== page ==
While that aspect of his game was apparent on game film, his explosiveness was only confirmed when he clocked a 4.50 40. Given his verified speed, quickness and overall ability, Green left the combine as the undisputed top receiver in the draft.

Edmond Gates, WR, Abilene Christian

Speed kills in the NFL, and Gates' burst and acceleration makes him a valued commodity. He led all receivers with a 4.37 time in the 40, and his burst and acceleration stood out as he ran routes. He explodes out of his breaks and is a speedster with the rare ability to stop on a dime. Gates also showed strong hands and outstanding focus snaring passes. The ball doesn't move in his hands when he catches it, and he is far more polished as a pass catcher than anticipated. If he continues to perform well in a series of private workouts over the next month, he will very likely come off the board on Day 2.

Torrey Smith, WR, Maryland

With a strong performance in Indy, Smith has seemingly cemented his spot as the third-best receiver in the draft. His combination of speed, quickness and explosiveness is impressive to watch in person.

Although he is ideally suited to function as a vertical threat, his route running is fairly solid and he appears to have the skills to develop into more than a one-dimensional weapon as a pro.

If he can continue to show dependable hands and good ball skills at his pro day on March 16, Smith might earn a place at the bottom of the first round.

Leonard Hankerson, WR, Miami (Fla.)

Every team is looking for a big, fast and physical receiver to anchor the passing game, and Hankerson is increasingly looking like a solid candidate. He was outstanding in drills at the combine. He ran faster than anticipated (4.43 in the 40) and caught the ball well from all angles. He tracks the ball into his hands, and had little trouble adjusting to errant throws. With big receivers becoming a big part of today's game, it shouldn't come as a surprise to see Hankerson drafted within the top 50 picks if he continues to perform well in workouts.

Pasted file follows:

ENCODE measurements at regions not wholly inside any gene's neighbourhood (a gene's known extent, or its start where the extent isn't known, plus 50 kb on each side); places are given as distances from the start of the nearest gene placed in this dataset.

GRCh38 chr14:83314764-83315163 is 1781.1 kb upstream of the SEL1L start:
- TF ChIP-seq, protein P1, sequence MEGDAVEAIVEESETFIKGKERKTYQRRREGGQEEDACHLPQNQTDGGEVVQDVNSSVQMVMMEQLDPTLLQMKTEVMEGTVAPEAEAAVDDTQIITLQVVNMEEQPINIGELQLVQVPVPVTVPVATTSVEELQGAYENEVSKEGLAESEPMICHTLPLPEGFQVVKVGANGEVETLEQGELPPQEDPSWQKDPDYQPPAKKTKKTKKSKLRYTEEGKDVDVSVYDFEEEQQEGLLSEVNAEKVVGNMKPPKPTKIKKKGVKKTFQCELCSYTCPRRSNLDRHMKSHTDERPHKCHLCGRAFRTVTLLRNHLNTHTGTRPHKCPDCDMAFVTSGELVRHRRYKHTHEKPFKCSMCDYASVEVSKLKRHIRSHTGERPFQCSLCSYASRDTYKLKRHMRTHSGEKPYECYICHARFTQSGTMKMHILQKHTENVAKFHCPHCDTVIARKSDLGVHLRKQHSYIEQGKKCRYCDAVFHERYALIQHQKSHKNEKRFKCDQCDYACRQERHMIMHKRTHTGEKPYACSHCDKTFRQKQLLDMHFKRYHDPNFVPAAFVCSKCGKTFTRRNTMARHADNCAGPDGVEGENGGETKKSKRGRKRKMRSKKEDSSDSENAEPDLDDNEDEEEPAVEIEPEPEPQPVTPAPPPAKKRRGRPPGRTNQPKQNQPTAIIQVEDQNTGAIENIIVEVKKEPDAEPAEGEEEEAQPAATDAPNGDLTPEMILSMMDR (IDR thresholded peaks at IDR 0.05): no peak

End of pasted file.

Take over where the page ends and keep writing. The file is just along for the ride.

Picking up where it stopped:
Jordan Cameron, TE, USC

With former basketball players enjoying tremendous success in the league, Cameron has jumped on the radar following his spectacular postseason. He followed a strong performance at the East-West Shrine Game with an impressive workout at the combine. He displayed the same fluidity, body control and burst that makes him a tough cover in practices. His route running and ball skills are all-star caliber, and he has the ability to be an instant-impact player in the passing game. While he will need some time to develop as a blocker, Cameron is ready to shine as a receiver as a pro and his solid workout in Indy validated his potential.

Virgil Green, TE, Nevada

After posting mind-boggling numbers in the vertical (42.5 inches) and broad jump (10-10), Green has been dubbed a workout warrior because his athleticism hasn't matched his production as a player. However, his strong showing at the combine will prompt several evaluators to re-check his game film to see if any of that athleticism stood out. If they can find enough film to sell his potential to a creative offensive coordinator, Green's stock could move up as draft day approaches.

Follow Bucky Brooks on Twitter @BuckyBrooks.